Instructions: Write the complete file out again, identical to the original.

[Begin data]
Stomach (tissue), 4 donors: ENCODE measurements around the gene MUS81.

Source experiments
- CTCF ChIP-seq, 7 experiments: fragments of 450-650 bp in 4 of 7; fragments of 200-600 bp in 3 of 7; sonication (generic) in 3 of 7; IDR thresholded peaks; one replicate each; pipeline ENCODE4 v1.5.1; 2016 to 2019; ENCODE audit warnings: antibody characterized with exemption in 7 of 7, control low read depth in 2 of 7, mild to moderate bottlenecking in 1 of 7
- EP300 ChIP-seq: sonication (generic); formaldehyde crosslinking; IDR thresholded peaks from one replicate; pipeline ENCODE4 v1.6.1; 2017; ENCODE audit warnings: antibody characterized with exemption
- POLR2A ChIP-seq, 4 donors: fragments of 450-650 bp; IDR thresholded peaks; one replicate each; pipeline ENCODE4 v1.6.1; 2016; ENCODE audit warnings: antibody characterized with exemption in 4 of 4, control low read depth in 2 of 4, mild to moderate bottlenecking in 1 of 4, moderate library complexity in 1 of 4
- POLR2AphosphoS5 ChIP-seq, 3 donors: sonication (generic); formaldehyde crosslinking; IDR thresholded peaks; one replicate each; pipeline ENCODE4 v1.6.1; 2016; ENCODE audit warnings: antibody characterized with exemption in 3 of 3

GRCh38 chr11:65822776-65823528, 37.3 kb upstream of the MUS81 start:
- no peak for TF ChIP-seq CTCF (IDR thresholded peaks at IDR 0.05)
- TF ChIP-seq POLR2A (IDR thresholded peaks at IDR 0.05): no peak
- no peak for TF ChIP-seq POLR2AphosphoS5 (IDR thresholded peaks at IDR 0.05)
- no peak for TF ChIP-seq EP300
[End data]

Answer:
Stomach (tissue), 4 donors: ENCODE measurements around the gene MUS81.

Source experiments
- CTCF ChIP-seq, 7 experiments: fragments of 450-650 bp in 4 of 7; fragments of 200-600 bp in 3 of 7; sonication (generic) in 3 of 7; IDR thresholded peaks; one replicate each; pipeline ENCODE4 v1.5.1; 2016 to 2019; ENCODE audit warnings: antibody characterized with exemption in 7 of 7, control low read depth in 2 of 7, mild to moderate bottlenecking in 1 of 7
- EP300 ChIP-seq: sonication (generic); formaldehyde crosslinking; IDR thresholded peaks from one replicate; pipeline ENCODE4 v1.6.1; 2017; ENCODE audit warnings: antibody characterized with exemption
- POLR2A ChIP-seq, 4 donors: fragments of 450-650 bp; IDR thresholded peaks; one replicate each; pipeline ENCODE4 v1.6.1; 2016; ENCODE audit warnings: antibody characterized with exemption in 4 of 4, control low read depth in 2 of 4, mild to moderate bottlenecking in 1 of 4, moderate library complexity in 1 of 4
- POLR2AphosphoS5 ChIP-seq, 3 donors: sonication (generic); formaldehyde crosslinking; IDR thresholded peaks; one replicate each; pipeline ENCODE4 v1.6.1; 2016; ENCODE audit warnings: antibody characterized with exemption in 3 of 3

GRCh38 chr11:65822776-65823528, 37.3 kb upstream of the MUS81 start:
- no peak for TF ChIP-seq CTCF (IDR thresholded peaks at IDR 0.05)
- TF ChIP-seq POLR2A (IDR thresholded peaks at IDR 0.05): no peak
- no peak for TF ChIP-seq POLR2AphosphoS5 (IDR thresholded peaks at IDR 0.05)
- no peak for TF ChIP-seq EP300